Famed for its brilliantly colored petals, the hibiscus plant is a wonderful ingredient to use in cocktails if you’re in search of a refreshing and floral edge. With a tart flavor reminiscent of cranberries, hibiscus is easily balanced by popular sweetening agents used in cocktails like honey, agave, and simple syrup that work to enhance the flower’s flavor while tapering down any lingering sourness.
Hibiscus can be used in cocktails year-round, but with its floral essences, the plant’s flavors blend seamlessly with some of summer’s best offerings, like fresh herbs and ripe citrus, and the proof is in the pudding. The flower has been taking the alcohol world by storm lately with brands hopping on the trend and creating a multitude of hibiscus-flavored and -infused beverage options.
If you’re looking to experiment with the flavors of hibiscus in the next steps of your mixology journey, try one of our favorite hibiscus cocktail recipes.
Don't Miss A DropGet the latest in beer, wine, and cocktail culture sent straight to your inbox.
Table Of Contents
Gin-Based Hibiscus Cocktails
Hibiscus Citrus Tea Cocktail
Hibiscus has long been a popular ingredient to include in herbal teas — and it just so happens that the latter is a tasty ingredient to use in cocktails. The Hibiscus Citrus Tea Cocktail adds gin to hibiscus tea, allowing for the botanicals in each to blend together for a delicious, earthy flavor. A citrus edge is provided with the addition of grapefruit juice and lemon juice, balanced perfectly by a bit of simple syrup.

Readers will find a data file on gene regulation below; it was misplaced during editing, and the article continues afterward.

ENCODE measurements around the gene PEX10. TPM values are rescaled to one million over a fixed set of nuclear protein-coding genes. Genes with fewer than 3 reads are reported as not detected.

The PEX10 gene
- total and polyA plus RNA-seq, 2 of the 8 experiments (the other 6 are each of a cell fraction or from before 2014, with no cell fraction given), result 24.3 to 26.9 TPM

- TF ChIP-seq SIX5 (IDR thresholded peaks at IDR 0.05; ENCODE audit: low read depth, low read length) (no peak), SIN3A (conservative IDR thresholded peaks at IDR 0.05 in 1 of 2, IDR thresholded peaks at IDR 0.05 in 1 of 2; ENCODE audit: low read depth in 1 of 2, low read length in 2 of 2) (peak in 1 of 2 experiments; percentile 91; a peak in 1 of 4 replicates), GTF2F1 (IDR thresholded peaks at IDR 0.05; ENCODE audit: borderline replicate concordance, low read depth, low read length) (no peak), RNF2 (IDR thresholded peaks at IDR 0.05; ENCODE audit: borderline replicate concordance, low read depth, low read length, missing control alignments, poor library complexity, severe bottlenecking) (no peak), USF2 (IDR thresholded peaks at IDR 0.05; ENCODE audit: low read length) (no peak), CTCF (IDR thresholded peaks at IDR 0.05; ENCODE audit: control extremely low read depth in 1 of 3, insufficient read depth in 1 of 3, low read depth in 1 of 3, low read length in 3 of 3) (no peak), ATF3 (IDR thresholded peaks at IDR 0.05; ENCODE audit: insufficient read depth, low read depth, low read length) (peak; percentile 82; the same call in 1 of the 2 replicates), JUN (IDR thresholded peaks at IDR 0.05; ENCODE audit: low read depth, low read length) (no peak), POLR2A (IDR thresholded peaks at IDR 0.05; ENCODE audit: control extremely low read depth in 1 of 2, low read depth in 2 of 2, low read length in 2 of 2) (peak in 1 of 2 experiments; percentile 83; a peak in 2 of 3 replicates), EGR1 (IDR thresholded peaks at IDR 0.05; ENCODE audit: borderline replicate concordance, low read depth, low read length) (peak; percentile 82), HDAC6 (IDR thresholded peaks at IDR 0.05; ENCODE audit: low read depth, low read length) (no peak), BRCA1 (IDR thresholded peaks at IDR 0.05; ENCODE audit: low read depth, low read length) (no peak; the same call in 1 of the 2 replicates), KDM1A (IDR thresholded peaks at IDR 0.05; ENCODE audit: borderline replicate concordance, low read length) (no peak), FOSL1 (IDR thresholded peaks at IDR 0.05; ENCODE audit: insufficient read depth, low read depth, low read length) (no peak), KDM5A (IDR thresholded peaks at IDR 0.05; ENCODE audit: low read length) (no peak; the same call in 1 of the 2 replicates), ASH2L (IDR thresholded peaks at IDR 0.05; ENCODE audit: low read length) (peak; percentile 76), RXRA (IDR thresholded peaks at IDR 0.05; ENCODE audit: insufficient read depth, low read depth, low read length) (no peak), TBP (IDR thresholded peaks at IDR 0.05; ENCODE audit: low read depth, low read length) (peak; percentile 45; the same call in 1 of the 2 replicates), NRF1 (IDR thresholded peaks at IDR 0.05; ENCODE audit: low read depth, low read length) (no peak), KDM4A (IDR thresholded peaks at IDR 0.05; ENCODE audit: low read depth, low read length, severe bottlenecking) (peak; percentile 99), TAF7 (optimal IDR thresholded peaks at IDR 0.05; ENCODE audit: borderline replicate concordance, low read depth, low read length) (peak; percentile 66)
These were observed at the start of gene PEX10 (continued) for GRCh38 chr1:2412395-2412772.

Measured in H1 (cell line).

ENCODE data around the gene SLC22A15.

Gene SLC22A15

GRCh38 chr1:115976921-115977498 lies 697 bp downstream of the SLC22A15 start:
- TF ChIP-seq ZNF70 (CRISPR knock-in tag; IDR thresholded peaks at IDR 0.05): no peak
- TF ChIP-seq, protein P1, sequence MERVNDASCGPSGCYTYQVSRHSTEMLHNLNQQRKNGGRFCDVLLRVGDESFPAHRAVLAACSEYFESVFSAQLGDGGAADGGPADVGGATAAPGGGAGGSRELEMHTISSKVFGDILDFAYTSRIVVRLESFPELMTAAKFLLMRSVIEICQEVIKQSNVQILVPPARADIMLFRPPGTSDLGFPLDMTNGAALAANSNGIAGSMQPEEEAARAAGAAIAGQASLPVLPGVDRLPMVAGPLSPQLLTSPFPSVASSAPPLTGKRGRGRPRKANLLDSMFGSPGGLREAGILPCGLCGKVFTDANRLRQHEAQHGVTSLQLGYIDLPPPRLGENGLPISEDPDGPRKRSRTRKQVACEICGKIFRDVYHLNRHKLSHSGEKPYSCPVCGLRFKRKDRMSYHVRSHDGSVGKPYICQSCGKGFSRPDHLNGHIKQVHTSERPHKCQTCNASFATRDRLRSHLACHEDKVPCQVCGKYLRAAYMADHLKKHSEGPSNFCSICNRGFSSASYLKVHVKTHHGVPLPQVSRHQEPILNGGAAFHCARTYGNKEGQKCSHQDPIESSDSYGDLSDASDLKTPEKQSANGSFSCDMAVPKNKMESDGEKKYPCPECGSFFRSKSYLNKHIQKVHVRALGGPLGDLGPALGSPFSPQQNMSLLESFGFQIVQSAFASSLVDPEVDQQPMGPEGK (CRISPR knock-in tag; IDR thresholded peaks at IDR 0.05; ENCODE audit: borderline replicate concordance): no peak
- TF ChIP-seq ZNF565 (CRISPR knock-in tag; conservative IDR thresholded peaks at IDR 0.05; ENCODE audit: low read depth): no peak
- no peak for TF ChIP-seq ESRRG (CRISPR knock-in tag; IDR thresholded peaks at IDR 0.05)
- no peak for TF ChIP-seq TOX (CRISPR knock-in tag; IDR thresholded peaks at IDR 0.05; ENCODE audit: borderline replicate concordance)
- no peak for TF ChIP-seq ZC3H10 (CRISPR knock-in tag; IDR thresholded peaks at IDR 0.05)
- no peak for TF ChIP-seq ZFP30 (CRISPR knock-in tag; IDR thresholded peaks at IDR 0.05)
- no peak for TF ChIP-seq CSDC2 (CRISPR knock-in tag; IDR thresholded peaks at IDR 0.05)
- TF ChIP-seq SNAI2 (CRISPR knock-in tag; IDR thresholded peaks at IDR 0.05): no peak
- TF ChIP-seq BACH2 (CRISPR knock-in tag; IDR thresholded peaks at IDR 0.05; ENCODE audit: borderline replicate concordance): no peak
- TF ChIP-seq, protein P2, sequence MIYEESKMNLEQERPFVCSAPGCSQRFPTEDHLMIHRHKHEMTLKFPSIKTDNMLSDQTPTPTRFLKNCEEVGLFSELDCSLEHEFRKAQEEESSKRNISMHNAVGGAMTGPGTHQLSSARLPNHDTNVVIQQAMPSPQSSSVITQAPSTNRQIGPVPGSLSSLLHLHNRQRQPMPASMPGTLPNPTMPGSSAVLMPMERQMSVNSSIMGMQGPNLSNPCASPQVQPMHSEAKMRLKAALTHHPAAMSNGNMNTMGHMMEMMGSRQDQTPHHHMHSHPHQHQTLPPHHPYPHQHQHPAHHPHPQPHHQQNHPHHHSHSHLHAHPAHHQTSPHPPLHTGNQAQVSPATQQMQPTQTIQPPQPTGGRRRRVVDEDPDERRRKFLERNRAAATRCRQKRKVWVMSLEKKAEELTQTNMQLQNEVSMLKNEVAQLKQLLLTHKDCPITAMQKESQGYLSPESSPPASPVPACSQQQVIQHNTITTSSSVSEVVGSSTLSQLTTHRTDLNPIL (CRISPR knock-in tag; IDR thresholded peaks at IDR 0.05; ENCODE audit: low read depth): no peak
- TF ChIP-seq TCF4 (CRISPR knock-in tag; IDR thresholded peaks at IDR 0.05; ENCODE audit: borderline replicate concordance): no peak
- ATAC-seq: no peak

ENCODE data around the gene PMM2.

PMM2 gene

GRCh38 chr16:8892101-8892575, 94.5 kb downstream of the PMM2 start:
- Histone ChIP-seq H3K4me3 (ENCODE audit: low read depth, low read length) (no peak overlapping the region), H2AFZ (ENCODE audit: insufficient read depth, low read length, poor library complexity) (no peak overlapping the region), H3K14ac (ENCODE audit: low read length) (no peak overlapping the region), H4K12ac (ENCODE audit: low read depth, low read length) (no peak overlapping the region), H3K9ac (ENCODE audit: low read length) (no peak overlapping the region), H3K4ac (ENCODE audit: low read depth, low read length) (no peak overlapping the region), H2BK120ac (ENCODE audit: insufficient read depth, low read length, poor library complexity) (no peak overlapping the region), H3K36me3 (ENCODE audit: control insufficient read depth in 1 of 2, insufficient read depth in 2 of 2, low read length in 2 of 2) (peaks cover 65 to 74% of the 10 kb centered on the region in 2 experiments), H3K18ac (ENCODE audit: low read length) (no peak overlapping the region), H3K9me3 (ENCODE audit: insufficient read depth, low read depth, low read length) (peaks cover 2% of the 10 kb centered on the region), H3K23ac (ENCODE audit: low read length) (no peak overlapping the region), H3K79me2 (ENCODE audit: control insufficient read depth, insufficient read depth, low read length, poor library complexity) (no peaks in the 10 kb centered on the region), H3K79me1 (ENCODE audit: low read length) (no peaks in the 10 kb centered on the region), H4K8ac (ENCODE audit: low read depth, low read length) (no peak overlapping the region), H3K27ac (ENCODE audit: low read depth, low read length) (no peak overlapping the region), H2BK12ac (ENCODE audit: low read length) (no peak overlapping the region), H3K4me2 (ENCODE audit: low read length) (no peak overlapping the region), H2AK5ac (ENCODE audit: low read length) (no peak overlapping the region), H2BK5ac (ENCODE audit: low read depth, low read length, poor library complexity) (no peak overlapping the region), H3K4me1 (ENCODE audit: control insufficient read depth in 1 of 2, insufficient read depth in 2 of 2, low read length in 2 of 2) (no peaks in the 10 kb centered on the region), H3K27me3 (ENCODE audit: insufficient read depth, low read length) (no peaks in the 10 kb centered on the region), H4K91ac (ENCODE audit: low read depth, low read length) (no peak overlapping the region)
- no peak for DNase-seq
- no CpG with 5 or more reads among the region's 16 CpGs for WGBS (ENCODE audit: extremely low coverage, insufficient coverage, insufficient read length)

Hibiscus French 75
The French 75 is a delightful cocktail in its original form, but perhaps it’s true beauty lies in its ability to transform flavor profiles with one small adjustment. This riff on the classic cocktail combines gin, lemon juice, and Champagne, but swaps out plain simple syrup for hibiscus simple syrup for an elevated, floral flavor and vibrant pink color.
Liqueur-Based Hibiscus Cocktails
Beautiful flowers are hibiscus’s claim to fame, so it’s only right that a cocktail features edible flowers as a garnish. The Sunset Theory combines Townshend’s White Rose spirit, Suze Gentian Liqueur, lemon juice, hibiscus tea syrup, and egg white for a cocktail that’s equal parts calming and inviting.
Tropical Hibiscus Sour
Made with cachaça, Brazil’s most popular spirit, the Tropical Hibiscus Sour is simple in composition, but certainly leaves nothing to be desired in terms of flavor. Crisp and floral, this cocktail combines cachaça, lemon juice, hibiscus syrup, and egg white for a light sip with a fun, foamy texture.
Rum-Based Hibiscus Cocktails
Piña Coladas are one of life’s simplest pleasures, and this hibiscus-infused riff offers a new combination of flavors perfect for chilling out in summer’s heat. To make your own, add rum, lime juice, hibiscus simple syrup, pineapple juice, and coconut yogurt to a shaker. Shake, strain, add a few dashes of bitters, and serve with a lime wheel for garnish.
The Tiki Teacup is a refreshing hibiscus cocktail that complements the flavors of the flower with the addition of tropical white tea. This tiki cocktail combines white rum, pineapple rum, tropical white tea, pineapple juice, lime juice, and hibiscus syrup for a drink that will cool you off and keep your taste buds wanting more.
Tequila-Based Hibiscus Cocktails
FONDA Rosalita Margarita
Developed by Fonda in NYC’s Tribeca neighborhood, the Rosalita Margarita is all the things a Margarita should be: crisp, delicious, and slightly tart. With the classic ingredients of silver tequila, Cointreau, and lime juice, this Margarita is further embellished by the addition of hibiscus syrup.
If you’re in the market for a brightly colored cocktail that looks just as good as it tastes, look no further than the Hibiscus Fizz. This hibiscus cocktail is spectacularly vibrant, thanks to the addition of hibiscus syrup and foamed half-and-half, its presentation is reminiscent of carnival cotton candy. To make your own, add tequila reposado, hibiscus syrup, half-and-half, and lemon juice to a shaker. Shake for 30 seconds, double strain into a Champagne flute, and top with soda to create an eye-catching (and delicious) fizzy texture.